This bullying prevention programme in New Zealand is yielding great results

The KiVa teams responsible for dealing with bullying incidents have shown stunning results with cases dropping from a baseline of 20 to nine

A bullying prevention programme, introduced in New Zealand by Victoria University of Wellington’s Accent Learning, is generating strong results from primary schools, which have reported a drop in the number of bullying incidents.

The programme, called KiVa, originated in Finland is a strategy focused on three distinct groups: the bully, the victim and bystanders. Substantiated on research and practice, the programme has shown a significant reduction in bullying in overseas countries.

A recent survey sent to principals and teachers of the 18 New Zealand schools currently using KiVa demonstrates those strong results are starting to replicate in New Zealand, says Accent Learning senior project manager Deidre Vercauteren.

Most principals said they were ‘on their way’ to realising their hopes of reducing or preventing bullying incidents in their schools. All but one principal reported they were spending less time dealing with bullying incidents than before KiVa.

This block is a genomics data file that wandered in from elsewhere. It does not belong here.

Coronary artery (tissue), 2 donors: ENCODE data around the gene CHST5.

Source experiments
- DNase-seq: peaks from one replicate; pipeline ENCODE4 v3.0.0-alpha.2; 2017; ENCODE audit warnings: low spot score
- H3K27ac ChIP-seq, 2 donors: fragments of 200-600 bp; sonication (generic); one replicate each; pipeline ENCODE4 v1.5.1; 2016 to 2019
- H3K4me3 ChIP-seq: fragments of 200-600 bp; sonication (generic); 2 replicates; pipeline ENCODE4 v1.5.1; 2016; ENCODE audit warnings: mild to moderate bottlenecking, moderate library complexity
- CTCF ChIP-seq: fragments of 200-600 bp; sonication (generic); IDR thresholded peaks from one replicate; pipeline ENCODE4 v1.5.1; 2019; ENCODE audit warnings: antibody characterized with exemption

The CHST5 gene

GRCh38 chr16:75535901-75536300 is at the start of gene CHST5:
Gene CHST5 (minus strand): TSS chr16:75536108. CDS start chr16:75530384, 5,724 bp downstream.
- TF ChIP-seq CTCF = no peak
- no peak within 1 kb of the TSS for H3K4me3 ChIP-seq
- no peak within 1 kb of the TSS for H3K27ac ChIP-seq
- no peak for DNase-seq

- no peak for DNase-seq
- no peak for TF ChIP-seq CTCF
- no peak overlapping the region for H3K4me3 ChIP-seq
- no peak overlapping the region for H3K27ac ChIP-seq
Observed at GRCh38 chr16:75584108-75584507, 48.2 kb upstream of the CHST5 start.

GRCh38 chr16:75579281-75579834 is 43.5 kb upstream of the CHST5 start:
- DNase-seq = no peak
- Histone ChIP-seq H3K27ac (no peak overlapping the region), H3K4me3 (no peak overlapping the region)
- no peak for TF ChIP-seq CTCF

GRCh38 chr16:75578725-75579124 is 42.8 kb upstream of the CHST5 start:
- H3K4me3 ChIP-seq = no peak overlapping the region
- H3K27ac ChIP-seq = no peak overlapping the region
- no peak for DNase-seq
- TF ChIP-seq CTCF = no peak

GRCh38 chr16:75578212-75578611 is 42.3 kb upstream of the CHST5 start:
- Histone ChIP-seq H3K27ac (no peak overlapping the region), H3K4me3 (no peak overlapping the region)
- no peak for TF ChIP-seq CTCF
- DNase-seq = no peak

The most recent Trends in International Maths and Science (TIMSS) study found that five students in New Zealand experienced bullying behaviours more frequently than students in almost all of the other 57 participating countries—only Bahrain and South Africa reported higher rates. There has been no improvement since the last TIMSS report in 2011.

The 18 New Zealand schools involved in KiVa have been using the programme for between six to 22 months.

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